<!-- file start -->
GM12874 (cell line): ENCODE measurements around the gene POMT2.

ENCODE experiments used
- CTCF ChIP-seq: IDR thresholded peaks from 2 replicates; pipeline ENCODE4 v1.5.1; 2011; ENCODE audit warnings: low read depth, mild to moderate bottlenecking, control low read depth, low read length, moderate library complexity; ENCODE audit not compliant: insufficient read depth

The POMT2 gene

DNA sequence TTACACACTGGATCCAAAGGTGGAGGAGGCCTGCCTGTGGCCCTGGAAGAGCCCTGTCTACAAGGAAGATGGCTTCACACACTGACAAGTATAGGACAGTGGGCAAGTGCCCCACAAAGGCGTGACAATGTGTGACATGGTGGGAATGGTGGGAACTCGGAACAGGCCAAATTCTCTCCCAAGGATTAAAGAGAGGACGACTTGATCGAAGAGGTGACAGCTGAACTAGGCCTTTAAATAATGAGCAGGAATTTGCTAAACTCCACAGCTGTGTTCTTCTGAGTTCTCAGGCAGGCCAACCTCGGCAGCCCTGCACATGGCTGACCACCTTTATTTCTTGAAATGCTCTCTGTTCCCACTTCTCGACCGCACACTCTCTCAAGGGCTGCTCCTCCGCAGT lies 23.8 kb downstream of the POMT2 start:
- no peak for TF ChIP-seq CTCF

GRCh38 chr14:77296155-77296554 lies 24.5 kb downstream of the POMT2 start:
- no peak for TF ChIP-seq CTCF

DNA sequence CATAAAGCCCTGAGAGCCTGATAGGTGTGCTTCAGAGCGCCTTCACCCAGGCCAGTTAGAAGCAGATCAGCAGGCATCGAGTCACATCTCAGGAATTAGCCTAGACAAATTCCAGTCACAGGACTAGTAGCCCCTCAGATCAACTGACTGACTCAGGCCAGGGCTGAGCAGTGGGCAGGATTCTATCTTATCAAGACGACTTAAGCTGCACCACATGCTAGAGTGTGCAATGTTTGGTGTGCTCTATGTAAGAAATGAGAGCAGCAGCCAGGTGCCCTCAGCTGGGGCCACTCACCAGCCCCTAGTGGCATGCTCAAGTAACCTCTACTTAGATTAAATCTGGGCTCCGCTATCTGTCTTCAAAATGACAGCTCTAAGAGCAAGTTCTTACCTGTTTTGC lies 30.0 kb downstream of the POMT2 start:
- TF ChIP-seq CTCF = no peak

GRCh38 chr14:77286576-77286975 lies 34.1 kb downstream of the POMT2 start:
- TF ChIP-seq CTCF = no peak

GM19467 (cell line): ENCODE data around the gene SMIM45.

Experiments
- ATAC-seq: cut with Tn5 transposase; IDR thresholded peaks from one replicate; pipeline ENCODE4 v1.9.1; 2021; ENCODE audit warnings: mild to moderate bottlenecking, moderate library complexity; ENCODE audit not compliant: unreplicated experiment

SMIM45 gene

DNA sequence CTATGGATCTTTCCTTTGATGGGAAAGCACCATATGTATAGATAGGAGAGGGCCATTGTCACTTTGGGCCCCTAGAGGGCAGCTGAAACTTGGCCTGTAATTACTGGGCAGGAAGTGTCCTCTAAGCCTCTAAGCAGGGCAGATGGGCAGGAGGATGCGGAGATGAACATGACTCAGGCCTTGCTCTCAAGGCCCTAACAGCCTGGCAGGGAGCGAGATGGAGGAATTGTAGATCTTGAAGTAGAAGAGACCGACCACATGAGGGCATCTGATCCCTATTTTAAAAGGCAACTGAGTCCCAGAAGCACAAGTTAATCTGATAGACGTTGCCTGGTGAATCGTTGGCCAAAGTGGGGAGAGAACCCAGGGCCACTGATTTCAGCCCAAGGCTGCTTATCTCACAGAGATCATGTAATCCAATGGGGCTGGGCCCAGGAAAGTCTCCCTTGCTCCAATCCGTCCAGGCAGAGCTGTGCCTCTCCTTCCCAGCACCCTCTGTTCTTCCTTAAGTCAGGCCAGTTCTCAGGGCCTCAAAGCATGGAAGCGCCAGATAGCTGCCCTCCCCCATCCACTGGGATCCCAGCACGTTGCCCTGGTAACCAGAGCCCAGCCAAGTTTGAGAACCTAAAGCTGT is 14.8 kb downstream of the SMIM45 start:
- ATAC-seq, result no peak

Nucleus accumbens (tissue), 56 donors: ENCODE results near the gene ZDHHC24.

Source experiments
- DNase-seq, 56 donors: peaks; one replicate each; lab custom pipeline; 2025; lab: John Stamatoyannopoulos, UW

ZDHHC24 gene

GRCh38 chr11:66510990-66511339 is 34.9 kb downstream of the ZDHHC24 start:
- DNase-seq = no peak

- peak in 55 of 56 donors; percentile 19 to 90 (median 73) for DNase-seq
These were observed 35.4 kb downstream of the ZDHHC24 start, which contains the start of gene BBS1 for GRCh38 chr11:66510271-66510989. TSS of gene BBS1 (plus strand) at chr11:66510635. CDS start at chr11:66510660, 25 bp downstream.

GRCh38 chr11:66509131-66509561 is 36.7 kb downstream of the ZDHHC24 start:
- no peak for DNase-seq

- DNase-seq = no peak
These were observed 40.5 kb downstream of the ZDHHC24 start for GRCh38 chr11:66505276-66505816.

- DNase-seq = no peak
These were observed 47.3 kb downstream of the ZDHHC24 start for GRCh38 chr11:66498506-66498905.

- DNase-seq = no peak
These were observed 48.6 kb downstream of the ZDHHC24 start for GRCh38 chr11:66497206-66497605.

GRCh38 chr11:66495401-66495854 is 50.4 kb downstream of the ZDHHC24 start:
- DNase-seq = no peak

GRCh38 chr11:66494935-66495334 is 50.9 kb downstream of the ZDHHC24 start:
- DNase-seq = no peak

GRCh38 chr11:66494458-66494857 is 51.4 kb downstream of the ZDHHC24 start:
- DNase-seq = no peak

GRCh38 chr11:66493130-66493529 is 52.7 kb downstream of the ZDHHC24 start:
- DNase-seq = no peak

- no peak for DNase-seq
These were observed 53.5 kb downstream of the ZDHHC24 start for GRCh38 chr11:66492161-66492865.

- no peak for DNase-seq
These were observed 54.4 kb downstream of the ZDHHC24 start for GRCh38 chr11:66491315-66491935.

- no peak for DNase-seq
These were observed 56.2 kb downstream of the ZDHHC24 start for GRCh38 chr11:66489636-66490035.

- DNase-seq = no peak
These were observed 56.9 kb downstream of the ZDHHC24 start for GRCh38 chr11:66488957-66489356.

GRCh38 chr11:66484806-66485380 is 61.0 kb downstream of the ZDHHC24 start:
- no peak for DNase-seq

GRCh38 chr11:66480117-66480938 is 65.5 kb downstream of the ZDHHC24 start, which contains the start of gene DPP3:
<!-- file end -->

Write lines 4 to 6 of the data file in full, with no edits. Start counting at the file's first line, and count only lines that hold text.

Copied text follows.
The POMT2 gene

DNA sequence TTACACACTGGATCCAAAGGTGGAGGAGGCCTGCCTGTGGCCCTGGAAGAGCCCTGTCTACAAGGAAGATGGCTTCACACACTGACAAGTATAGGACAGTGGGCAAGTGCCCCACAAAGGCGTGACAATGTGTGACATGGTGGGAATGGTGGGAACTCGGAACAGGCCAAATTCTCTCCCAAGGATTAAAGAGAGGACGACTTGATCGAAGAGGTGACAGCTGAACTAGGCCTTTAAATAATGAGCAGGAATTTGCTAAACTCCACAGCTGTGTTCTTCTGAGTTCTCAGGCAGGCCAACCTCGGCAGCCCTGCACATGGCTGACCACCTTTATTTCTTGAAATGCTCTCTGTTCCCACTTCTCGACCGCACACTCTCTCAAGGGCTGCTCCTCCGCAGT lies 23.8 kb downstream of the POMT2 start:
- no peak for TF ChIP-seq CTCF